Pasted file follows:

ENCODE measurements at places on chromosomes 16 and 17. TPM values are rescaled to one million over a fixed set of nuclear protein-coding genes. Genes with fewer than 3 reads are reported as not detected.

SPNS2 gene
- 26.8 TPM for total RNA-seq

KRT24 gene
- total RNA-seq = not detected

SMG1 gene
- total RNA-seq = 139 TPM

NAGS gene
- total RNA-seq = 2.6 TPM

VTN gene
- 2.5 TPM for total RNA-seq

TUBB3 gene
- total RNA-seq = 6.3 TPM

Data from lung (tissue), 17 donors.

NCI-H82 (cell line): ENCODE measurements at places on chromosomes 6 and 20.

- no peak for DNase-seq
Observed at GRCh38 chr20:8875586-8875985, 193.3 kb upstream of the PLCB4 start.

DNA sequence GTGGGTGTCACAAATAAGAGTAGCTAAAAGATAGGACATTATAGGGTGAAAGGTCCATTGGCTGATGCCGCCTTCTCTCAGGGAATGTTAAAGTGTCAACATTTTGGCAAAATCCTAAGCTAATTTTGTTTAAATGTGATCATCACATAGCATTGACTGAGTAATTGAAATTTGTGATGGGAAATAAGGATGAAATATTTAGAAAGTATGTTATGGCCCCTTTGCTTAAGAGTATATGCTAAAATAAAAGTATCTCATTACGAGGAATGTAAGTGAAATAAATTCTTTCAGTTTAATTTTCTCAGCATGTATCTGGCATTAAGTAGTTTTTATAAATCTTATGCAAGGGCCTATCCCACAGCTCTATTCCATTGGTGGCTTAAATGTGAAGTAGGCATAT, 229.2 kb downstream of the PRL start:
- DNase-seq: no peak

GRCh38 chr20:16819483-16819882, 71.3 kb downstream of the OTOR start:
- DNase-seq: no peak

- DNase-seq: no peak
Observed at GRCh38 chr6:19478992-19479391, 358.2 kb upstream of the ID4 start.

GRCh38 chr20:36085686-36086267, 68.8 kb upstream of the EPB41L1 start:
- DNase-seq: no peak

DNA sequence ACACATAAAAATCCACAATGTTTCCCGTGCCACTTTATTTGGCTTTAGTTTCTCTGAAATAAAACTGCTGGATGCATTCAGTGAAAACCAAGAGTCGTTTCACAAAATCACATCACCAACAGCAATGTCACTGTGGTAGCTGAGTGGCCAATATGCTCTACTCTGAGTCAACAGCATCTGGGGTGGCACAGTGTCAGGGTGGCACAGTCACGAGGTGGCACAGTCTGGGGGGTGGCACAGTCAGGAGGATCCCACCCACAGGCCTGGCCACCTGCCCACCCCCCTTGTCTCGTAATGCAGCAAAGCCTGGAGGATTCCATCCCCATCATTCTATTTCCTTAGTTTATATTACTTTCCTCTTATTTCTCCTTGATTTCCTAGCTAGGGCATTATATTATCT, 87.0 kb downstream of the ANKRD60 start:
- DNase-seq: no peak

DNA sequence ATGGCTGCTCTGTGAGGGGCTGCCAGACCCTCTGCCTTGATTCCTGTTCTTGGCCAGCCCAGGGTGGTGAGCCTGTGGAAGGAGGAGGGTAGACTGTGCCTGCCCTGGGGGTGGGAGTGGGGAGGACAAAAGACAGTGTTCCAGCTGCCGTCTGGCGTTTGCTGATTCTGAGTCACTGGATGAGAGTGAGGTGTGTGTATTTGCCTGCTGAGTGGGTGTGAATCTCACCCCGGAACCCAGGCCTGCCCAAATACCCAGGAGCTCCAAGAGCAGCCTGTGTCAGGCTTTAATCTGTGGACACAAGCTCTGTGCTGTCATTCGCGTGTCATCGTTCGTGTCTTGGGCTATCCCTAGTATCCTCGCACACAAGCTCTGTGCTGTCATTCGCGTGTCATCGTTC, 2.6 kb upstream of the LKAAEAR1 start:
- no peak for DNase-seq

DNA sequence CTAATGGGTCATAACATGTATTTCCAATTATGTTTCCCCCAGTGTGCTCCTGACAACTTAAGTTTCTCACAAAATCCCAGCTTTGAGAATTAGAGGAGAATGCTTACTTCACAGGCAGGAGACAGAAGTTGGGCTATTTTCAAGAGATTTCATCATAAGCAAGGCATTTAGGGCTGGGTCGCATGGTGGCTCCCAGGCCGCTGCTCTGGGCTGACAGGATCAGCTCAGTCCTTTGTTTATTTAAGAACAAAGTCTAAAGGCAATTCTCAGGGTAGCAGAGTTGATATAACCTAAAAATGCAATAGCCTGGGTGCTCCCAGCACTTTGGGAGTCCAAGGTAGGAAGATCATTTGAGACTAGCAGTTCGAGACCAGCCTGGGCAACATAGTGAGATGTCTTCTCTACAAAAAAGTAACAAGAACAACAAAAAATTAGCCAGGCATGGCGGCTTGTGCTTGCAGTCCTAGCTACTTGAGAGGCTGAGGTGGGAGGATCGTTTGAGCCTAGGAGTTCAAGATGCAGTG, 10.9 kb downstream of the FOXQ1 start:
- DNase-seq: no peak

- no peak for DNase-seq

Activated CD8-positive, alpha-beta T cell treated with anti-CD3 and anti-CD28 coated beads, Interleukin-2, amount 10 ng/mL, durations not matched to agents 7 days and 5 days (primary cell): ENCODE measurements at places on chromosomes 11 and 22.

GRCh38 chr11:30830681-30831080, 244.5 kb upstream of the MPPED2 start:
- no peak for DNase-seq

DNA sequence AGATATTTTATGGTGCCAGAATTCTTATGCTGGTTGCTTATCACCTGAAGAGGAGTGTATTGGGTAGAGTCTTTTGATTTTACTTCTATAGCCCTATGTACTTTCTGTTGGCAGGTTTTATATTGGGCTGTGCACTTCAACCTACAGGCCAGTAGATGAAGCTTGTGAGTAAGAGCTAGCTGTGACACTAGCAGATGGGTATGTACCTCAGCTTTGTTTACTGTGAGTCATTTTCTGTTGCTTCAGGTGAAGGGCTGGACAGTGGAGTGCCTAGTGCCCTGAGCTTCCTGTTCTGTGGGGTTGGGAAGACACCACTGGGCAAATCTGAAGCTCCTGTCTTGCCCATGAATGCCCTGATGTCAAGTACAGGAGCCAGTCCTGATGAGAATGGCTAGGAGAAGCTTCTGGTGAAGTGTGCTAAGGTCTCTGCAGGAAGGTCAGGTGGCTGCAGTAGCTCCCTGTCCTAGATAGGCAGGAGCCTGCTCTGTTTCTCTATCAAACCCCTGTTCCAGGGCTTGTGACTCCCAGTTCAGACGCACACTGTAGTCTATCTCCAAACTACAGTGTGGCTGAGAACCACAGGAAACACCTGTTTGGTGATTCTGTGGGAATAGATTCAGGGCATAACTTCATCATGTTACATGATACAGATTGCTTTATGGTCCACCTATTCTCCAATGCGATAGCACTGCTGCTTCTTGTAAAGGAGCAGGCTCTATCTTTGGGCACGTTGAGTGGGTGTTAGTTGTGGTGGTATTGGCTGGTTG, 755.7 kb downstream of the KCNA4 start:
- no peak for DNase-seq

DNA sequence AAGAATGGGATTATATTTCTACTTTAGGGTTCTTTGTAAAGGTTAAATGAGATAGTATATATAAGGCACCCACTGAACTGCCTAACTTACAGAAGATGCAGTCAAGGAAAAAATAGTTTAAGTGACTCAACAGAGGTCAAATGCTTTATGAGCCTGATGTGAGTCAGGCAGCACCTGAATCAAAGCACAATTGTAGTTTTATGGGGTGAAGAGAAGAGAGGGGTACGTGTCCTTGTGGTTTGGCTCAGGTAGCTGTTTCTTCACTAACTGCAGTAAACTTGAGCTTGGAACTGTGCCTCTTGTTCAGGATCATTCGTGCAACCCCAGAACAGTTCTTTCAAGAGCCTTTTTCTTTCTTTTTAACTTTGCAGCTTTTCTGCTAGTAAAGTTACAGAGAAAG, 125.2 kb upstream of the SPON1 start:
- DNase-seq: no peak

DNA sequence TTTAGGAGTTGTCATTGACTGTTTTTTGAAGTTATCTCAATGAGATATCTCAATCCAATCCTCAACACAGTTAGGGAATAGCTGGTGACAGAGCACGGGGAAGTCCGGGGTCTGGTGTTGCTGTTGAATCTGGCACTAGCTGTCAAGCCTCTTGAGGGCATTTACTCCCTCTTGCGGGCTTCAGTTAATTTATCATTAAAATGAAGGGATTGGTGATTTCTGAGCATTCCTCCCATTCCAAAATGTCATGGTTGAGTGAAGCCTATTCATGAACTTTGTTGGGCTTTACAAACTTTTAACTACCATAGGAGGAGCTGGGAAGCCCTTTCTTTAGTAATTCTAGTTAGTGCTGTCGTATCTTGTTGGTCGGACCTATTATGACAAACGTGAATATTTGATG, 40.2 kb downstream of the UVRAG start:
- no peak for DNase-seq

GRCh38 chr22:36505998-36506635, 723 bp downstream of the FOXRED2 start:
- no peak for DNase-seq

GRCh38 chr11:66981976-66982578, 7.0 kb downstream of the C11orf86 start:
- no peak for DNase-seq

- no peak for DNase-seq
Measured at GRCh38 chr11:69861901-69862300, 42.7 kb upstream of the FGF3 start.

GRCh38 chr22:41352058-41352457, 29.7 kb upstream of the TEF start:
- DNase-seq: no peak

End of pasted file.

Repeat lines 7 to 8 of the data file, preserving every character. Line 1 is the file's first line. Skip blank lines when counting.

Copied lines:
- total RNA-seq = 139 TPM

NAGS gene